In a new paper, Benjamin Olken, Junko Onishi and Susan Wong examine the effects of a cash-grant programme in Indonesia, randomly allocated (across sub-districts), but with some receiving a cash-incentive bonus, conditional on performance:
This paper reports an experiment in over 3,000 Indonesian villages designed to test the role of performance incentives in improving the efficacy of aid programs. Villages in a randomly-chosen one-third of subdistricts received a block grant to improve 12 maternal and child health and education indicators, with the size of the subsequent yearâ€™s block grant depending on performance relative to other villages in the subdistrict. Villages in remaining subdistricts were randomly assigned to either an otherwise identical block grant program with no financial link to performance, or to a pure control group. We find that the incentivized villages performed better on health than the non-incentivized villages, particularly in less developed provinces, but found no impact of incentives on education. We find no evidence of negative spillovers from the incentives on untargeted outcomes. Incentives led to what appear to be more efficient use of block grants, and led to an increase in labor from health providers, who are partially paid fee-for-service, but not teachers. On net, between 50-75% of the total impact of the block grant program on health indicators can be attributed to the performance incentives.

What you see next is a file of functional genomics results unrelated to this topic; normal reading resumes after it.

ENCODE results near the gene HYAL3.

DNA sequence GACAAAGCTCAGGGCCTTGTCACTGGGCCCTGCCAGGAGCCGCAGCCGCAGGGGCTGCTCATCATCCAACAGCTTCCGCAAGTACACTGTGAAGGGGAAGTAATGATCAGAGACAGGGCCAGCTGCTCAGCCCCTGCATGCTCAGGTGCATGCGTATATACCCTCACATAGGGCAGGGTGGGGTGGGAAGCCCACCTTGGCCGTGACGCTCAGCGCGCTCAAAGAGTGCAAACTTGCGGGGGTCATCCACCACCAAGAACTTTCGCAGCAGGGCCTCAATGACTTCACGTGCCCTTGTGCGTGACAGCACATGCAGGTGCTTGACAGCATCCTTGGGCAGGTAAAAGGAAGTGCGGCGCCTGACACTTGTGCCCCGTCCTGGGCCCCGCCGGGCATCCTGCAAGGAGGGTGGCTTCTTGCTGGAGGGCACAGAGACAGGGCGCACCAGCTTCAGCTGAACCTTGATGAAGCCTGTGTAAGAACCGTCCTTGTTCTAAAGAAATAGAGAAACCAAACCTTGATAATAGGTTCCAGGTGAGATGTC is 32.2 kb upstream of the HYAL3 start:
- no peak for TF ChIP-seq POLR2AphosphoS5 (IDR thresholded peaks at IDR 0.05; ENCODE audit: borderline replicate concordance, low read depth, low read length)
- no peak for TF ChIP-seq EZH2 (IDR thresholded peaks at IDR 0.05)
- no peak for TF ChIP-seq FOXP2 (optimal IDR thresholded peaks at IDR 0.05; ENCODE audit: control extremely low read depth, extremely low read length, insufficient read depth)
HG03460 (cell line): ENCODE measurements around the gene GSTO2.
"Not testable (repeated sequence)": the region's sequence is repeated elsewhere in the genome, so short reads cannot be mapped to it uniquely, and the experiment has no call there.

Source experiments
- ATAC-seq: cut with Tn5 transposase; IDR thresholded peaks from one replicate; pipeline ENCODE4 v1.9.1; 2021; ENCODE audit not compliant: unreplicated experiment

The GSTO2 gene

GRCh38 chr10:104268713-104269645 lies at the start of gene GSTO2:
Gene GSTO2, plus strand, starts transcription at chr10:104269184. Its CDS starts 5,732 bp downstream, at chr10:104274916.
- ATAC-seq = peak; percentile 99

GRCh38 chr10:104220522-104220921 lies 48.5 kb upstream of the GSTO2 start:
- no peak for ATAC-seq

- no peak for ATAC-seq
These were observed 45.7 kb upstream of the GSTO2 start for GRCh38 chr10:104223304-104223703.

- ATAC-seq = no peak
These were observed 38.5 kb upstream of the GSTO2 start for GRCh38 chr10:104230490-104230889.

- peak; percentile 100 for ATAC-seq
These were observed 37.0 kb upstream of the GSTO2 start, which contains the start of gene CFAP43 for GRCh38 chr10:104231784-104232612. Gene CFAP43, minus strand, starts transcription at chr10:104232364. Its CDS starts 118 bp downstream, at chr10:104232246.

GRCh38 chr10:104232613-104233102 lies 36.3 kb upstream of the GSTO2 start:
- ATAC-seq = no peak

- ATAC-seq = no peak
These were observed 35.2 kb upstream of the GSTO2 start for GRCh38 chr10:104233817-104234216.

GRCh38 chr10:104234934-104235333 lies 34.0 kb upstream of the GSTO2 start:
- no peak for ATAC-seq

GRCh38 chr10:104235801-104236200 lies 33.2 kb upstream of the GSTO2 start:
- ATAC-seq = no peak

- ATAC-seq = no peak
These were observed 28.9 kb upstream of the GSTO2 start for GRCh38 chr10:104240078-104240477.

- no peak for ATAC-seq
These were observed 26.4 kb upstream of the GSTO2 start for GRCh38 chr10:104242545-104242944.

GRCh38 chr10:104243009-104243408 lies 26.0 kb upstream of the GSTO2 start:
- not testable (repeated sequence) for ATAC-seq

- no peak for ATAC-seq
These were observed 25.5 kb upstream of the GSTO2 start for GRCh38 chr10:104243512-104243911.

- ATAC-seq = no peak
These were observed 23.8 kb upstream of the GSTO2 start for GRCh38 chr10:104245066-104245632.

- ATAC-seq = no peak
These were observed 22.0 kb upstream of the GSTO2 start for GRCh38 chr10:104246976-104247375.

Cash-on-delivery aid critics and proponents should give this a good read. Of course, it won’t settle any arguments, but provides some interesting evidence. A couple of thoughts:
- The authors find that there are no Milgrom & Holstrom-type external spillovers (i.e. you start paying me to publish more so I start publishing in worse journals) and deduce that non-targeted indicators might have benefited from the extra effort. One caveat: they only look at non-targeted indicators within the domains of health and education, so we can’t say what happened to indicators outside of this domain that went unobserved or unreported.
- Prior to the intervention, the optimal allocation of funds was unknown, but it seems that the villages solved it: the extracted inefficient spending on school materials and re-allocated it to health. As far as black box solutions go, this is great – but note that the only thing that might have kept educational performance constant was the addition of the performance measures.
- The performance measures were relative to other sub-districts, so there was no set `target’ that villages had to meet, so not as much scope for threshold effects (slacking off because you confident you will meet the target or that the target can never really be met).
One question we should be asking ourselves when we try and tie this to cash-on-delivery aid: how might a village respond differently to incentives than a national government?
Hat tip to Chris Blattman